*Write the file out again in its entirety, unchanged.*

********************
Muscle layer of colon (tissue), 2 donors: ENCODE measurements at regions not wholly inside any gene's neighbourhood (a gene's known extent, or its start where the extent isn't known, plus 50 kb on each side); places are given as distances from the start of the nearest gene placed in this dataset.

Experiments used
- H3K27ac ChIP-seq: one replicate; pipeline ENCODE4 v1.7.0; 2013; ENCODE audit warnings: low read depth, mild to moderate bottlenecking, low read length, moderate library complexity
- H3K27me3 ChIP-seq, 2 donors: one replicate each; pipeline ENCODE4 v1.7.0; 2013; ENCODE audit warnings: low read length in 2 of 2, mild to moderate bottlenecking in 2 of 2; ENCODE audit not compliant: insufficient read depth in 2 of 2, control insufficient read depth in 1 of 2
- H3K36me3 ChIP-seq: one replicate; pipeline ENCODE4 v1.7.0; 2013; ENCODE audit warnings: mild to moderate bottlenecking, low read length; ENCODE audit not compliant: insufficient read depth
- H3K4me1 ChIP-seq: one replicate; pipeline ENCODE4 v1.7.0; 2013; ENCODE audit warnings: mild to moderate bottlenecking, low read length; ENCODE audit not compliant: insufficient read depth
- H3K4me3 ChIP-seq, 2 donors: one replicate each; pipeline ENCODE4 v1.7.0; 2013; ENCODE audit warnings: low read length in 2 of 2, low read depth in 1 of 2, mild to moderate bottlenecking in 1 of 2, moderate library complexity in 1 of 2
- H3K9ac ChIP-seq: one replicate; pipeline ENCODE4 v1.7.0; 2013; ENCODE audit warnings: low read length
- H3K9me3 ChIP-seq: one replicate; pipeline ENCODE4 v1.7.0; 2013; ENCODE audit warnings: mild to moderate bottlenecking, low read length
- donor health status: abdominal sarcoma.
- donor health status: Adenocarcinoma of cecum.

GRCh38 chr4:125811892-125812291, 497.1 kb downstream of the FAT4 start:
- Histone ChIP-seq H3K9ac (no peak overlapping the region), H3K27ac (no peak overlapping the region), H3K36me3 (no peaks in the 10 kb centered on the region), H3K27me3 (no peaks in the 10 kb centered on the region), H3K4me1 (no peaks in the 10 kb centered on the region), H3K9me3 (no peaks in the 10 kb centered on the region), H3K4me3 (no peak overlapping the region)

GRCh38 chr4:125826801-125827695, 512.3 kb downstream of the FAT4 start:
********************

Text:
Muscle layer of colon (tissue), 2 donors: ENCODE measurements at regions not wholly inside any gene's neighbourhood (a gene's known extent, or its start where the extent isn't known, plus 50 kb on each side); places are given as distances from the start of the nearest gene placed in this dataset.

Experiments used
- H3K27ac ChIP-seq: one replicate; pipeline ENCODE4 v1.7.0; 2013; ENCODE audit warnings: low read depth, mild to moderate bottlenecking, low read length, moderate library complexity
- H3K27me3 ChIP-seq, 2 donors: one replicate each; pipeline ENCODE4 v1.7.0; 2013; ENCODE audit warnings: low read length in 2 of 2, mild to moderate bottlenecking in 2 of 2; ENCODE audit not compliant: insufficient read depth in 2 of 2, control insufficient read depth in 1 of 2
- H3K36me3 ChIP-seq: one replicate; pipeline ENCODE4 v1.7.0; 2013; ENCODE audit warnings: mild to moderate bottlenecking, low read length; ENCODE audit not compliant: insufficient read depth
- H3K4me1 ChIP-seq: one replicate; pipeline ENCODE4 v1.7.0; 2013; ENCODE audit warnings: mild to moderate bottlenecking, low read length; ENCODE audit not compliant: insufficient read depth
- H3K4me3 ChIP-seq, 2 donors: one replicate each; pipeline ENCODE4 v1.7.0; 2013; ENCODE audit warnings: low read length in 2 of 2, low read depth in 1 of 2, mild to moderate bottlenecking in 1 of 2, moderate library complexity in 1 of 2
- H3K9ac ChIP-seq: one replicate; pipeline ENCODE4 v1.7.0; 2013; ENCODE audit warnings: low read length
- H3K9me3 ChIP-seq: one replicate; pipeline ENCODE4 v1.7.0; 2013; ENCODE audit warnings: mild to moderate bottlenecking, low read length
- donor health status: abdominal sarcoma.
- donor health status: Adenocarcinoma of cecum.

GRCh38 chr4:125811892-125812291, 497.1 kb downstream of the FAT4 start:
- Histone ChIP-seq H3K9ac (no peak overlapping the region), H3K27ac (no peak overlapping the region), H3K36me3 (no peaks in the 10 kb centered on the region), H3K27me3 (no peaks in the 10 kb centered on the region), H3K4me1 (no peaks in the 10 kb centered on the region), H3K9me3 (no peaks in the 10 kb centered on the region), H3K4me3 (no peak overlapping the region)

GRCh38 chr4:125826801-125827695, 512.3 kb downstream of the FAT4 start: